Changes to the immigration system announced by the Government yesterday could have a “devastating impact” on the social care sector, leaders have warned.
The Government’s Immigration White Paper sets a minimum salary requirement of £30,000 for workers seeking five-year visas. One-year visas will be made available to workers below the £30,000 threshold in an effort to provide support to sectors such as social care, the NHS and construction.
Chair of the Independent Care Group Mike Padgham told CHP: “This is another area where the Government is sleep walking into a problem.
“The salary cap is far too high and immigration rules should not be salary dependent.”
Mike said social care workers should be classified as skilled workers under immigration rules, adding more overseas staff would be needed to meet rising demand from the ageing population.
Helen Murphie, immigration specialist and partner in the Health & Social Care team at Royds Withy King Solicitors said the changes would have a “devastating impact” on health and social care.
“There is already a recruitment crisis in the NHS and adult social care, which have 100,000 and 110,000 currently unfilled vacancies respectively,” Helen said.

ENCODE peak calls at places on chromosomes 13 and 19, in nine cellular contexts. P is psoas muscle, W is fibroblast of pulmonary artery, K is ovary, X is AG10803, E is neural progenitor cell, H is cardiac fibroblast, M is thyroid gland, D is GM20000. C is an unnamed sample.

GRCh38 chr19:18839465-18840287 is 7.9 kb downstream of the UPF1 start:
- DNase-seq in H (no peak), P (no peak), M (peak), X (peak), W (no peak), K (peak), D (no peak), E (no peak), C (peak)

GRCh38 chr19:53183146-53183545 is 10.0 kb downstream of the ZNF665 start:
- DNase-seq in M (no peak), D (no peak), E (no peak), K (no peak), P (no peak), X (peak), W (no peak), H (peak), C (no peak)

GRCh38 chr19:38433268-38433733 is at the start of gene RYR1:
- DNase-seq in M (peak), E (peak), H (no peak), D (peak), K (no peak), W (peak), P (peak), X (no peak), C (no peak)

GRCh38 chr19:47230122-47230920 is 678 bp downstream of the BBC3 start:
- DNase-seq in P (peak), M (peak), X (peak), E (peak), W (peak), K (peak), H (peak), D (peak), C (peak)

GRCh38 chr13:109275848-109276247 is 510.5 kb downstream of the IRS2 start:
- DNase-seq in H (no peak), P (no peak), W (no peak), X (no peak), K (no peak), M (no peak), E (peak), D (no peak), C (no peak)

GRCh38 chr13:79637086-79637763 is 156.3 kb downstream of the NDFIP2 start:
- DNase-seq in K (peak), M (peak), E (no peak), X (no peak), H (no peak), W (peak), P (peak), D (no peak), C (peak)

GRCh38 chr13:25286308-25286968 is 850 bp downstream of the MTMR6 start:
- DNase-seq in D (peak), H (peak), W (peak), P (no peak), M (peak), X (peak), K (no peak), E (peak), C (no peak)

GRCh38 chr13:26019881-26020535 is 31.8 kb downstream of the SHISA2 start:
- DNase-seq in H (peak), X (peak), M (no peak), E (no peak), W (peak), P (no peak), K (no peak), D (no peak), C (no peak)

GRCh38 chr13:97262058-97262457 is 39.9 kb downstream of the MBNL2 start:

“The Government has not listened to care providers who fear that placing restrictions on recruiting workers from the EU will exacerbate the staffing crisis. Many care staff and nurses have left the UK since the Brexit referendum which is putting a strain on services.”
Nadra Ahmed, Executive Chairman of the National Care Association, said: “We remain concerned that the visa proposals in the Immigration White Paper will have an impact on the sector and its ability to recruit sufficient care staff to sustain social care needs and services. The new immigration system ideally must adjust skills and salary levels to ensure that social care and health provision can be adequately staffed to meet the needs of the most vulnerable members of our society.
“If the Government does not address this social care crisis the knock-on effects to the population and the wider economy will be enormous. People who are best cared for in their homes or in the community will need greater support from their families (putting strain on other areas of the labour market) as well as the NHS. We look forward to engaging with the team looking at the benchmarks prior to full implementation to ensure that providers concerns are addressed.”